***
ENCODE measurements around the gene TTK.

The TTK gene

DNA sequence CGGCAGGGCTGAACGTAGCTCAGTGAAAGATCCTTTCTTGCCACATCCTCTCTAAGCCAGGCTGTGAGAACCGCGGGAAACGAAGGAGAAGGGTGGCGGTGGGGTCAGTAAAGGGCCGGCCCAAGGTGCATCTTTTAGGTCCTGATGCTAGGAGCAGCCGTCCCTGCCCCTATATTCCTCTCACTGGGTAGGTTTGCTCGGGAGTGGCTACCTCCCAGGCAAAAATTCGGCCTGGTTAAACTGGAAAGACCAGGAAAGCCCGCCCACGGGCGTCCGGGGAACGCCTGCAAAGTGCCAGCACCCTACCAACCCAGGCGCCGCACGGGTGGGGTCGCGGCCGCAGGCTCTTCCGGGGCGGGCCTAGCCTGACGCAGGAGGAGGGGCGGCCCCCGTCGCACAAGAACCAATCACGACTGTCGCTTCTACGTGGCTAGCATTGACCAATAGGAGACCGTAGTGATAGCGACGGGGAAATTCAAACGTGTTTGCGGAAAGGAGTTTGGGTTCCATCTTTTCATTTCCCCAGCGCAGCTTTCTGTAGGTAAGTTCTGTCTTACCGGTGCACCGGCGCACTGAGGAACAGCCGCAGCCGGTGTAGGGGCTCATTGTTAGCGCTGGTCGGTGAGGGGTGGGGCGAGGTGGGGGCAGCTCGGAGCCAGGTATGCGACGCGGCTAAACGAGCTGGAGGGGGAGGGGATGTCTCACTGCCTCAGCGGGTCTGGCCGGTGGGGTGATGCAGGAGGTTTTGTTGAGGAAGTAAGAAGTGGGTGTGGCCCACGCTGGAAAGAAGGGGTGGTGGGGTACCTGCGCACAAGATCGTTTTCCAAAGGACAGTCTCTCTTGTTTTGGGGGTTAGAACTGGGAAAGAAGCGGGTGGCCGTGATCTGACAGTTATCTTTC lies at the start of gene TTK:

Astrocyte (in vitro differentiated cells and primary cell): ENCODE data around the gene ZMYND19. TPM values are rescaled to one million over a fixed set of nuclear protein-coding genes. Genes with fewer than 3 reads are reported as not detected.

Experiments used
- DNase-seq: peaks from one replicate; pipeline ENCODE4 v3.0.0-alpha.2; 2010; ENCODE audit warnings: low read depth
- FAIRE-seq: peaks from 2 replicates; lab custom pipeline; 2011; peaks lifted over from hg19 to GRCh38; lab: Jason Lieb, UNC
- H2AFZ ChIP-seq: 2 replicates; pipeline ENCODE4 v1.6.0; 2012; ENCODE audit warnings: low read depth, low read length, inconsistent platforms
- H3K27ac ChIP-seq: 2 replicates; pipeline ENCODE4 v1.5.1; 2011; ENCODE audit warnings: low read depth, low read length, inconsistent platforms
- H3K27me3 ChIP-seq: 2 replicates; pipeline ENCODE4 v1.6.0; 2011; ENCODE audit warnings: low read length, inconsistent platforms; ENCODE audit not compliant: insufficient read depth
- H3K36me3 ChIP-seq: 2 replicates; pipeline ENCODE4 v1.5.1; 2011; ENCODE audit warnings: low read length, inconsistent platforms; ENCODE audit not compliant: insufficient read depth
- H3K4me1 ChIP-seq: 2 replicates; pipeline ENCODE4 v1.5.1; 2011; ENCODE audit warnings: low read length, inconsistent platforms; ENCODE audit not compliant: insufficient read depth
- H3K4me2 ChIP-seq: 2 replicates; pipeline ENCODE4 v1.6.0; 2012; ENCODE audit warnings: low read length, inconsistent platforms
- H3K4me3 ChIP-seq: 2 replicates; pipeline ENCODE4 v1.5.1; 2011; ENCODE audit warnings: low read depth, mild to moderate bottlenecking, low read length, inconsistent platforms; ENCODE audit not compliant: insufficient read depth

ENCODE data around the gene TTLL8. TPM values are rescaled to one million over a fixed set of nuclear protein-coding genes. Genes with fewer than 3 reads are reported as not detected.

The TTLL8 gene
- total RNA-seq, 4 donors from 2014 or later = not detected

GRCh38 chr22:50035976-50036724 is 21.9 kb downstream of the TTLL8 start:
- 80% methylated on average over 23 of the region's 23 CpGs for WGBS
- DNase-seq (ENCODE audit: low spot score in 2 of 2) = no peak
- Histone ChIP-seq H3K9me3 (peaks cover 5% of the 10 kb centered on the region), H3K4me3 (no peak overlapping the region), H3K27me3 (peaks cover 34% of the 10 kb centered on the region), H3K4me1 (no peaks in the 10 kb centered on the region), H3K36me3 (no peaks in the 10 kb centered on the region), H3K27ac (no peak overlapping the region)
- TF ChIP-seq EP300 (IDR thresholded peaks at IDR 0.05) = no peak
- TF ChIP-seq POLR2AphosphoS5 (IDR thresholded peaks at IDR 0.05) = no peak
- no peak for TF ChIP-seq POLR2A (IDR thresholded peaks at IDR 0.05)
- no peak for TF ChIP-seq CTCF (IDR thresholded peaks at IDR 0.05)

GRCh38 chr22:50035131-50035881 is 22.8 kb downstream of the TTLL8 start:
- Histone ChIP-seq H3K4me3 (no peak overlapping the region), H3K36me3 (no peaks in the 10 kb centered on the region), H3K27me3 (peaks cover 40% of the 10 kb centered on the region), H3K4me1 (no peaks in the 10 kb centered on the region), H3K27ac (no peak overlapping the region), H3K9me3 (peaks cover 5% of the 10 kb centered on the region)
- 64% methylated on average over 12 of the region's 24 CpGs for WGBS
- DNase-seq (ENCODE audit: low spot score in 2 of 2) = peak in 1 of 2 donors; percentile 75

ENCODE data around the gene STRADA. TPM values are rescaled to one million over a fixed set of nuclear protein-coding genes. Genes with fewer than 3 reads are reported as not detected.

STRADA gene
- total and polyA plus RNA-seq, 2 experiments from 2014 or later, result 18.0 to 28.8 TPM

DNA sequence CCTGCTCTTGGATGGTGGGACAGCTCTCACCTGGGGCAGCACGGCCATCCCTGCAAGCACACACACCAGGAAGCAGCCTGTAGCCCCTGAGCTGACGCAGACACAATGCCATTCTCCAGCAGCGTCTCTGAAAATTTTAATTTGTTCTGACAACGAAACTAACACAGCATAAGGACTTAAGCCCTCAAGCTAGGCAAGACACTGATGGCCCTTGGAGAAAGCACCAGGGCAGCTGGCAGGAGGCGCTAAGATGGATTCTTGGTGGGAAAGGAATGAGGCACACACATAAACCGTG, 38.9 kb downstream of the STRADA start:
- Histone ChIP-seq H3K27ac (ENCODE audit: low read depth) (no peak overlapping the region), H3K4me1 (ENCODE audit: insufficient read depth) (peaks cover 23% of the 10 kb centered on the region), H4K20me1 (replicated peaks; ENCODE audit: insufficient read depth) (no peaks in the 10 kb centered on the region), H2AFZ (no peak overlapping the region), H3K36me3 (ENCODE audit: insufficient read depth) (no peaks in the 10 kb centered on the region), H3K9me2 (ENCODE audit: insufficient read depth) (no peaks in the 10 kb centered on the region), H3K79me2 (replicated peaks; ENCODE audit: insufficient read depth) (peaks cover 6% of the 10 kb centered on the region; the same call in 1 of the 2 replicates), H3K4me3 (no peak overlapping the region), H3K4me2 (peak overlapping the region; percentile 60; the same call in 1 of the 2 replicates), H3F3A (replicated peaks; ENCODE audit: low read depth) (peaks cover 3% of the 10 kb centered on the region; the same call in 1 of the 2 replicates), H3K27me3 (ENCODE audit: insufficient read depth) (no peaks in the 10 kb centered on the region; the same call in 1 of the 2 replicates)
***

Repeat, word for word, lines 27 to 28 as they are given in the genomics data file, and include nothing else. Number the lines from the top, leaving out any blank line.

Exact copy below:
- Histone ChIP-seq H3K4me3 (no peak overlapping the region), H3K36me3 (no peaks in the 10 kb centered on the region), H3K27me3 (peaks cover 40% of the 10 kb centered on the region), H3K4me1 (no peaks in the 10 kb centered on the region), H3K27ac (no peak overlapping the region), H3K9me3 (peaks cover 5% of the 10 kb centered on the region)
- 64% methylated on average over 12 of the region's 24 CpGs for WGBS